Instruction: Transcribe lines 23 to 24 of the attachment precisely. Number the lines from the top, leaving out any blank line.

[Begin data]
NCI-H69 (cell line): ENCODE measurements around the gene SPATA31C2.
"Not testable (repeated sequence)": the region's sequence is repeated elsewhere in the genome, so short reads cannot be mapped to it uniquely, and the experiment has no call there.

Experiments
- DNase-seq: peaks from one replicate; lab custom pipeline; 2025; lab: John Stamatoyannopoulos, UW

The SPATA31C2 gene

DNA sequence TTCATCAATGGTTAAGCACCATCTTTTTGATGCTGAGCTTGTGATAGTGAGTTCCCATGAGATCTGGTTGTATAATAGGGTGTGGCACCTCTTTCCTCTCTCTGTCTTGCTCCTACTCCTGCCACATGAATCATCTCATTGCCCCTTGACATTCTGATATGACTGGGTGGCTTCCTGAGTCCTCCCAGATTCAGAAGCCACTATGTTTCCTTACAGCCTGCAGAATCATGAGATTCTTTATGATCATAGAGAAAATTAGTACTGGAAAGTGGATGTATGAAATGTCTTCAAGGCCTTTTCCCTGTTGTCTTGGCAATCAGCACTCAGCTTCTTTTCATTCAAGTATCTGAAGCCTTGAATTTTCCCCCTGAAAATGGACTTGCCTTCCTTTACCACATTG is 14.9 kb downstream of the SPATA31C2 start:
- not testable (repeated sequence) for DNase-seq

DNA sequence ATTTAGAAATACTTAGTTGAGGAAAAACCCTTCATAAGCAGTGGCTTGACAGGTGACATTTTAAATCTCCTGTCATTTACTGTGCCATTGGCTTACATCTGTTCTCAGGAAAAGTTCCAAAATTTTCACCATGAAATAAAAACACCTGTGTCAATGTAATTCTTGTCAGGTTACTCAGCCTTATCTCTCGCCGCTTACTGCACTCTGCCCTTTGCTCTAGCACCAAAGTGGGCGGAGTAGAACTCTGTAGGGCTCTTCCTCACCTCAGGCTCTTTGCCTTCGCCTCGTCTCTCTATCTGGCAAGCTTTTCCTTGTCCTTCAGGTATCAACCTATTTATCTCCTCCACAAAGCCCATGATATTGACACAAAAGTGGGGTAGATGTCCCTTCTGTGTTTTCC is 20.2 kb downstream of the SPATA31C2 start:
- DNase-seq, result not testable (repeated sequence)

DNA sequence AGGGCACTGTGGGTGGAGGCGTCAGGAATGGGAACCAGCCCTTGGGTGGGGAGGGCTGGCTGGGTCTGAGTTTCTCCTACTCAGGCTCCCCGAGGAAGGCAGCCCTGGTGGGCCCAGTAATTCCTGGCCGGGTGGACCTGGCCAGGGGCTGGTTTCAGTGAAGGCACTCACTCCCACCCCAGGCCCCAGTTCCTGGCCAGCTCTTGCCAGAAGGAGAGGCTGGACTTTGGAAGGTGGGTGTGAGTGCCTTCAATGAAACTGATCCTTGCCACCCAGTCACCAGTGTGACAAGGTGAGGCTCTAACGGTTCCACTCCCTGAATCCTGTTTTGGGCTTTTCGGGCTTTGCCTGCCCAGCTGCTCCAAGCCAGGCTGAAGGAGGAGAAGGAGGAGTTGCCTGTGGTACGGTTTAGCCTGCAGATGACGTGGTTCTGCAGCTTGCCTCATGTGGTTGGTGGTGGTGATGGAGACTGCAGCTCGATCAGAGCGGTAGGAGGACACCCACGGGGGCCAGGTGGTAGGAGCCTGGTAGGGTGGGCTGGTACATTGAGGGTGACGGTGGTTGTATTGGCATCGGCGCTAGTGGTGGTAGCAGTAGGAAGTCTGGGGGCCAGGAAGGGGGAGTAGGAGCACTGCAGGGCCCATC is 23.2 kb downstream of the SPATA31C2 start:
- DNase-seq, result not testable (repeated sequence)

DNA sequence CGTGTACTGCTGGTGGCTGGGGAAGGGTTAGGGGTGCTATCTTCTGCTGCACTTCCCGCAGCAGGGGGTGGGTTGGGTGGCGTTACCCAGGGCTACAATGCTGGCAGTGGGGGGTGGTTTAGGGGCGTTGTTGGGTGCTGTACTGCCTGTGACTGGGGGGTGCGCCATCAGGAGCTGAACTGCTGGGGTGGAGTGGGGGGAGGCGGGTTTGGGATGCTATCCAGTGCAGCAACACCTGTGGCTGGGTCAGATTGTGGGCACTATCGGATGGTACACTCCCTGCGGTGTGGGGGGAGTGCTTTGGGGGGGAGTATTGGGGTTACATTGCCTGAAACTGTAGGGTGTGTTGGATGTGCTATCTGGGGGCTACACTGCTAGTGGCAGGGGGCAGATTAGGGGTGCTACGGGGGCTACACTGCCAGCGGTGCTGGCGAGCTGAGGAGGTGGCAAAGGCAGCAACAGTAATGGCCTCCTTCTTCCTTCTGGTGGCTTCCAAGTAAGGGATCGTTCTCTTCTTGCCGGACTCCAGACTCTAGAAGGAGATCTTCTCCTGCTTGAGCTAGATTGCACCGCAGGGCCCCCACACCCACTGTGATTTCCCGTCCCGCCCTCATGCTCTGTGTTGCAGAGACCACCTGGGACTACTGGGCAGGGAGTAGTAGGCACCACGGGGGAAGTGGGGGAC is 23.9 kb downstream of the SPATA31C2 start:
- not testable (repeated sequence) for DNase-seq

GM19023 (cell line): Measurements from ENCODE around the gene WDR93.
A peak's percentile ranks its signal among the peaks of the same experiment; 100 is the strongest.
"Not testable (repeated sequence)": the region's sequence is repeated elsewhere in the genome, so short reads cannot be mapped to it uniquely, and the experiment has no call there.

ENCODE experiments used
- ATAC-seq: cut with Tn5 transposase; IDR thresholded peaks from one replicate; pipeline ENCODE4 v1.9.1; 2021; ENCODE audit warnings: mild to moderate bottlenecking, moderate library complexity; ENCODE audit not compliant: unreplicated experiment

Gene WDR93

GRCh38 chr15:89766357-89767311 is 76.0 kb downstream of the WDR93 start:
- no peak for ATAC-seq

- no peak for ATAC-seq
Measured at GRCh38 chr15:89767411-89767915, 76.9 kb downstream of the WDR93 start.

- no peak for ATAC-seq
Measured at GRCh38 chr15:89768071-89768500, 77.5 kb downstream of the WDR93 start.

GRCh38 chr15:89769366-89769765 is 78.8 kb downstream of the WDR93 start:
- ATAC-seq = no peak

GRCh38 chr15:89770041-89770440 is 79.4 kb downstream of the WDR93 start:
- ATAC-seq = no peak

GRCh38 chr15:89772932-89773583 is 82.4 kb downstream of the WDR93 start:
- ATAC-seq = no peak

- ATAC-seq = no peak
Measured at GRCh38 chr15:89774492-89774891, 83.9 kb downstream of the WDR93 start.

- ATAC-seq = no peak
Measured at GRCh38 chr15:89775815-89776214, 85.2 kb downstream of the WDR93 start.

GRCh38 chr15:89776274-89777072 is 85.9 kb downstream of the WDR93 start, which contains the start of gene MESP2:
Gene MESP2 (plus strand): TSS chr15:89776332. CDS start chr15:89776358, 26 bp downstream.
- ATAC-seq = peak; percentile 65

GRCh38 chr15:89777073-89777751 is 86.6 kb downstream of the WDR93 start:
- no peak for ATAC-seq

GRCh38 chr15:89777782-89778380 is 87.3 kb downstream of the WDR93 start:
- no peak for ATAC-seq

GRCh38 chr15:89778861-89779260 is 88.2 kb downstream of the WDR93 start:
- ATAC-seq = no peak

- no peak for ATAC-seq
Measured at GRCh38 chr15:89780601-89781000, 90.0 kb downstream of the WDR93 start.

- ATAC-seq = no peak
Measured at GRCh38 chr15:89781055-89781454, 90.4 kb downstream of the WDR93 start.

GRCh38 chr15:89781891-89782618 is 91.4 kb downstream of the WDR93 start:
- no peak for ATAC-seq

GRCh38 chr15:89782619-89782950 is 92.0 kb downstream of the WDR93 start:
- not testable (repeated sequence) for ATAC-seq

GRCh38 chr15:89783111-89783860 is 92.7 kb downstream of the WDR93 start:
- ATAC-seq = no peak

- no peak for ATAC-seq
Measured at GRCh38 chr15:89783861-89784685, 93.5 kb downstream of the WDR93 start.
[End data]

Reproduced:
Measured at GRCh38 chr15:89767411-89767915, 76.9 kb downstream of the WDR93 start.

- no peak for ATAC-seq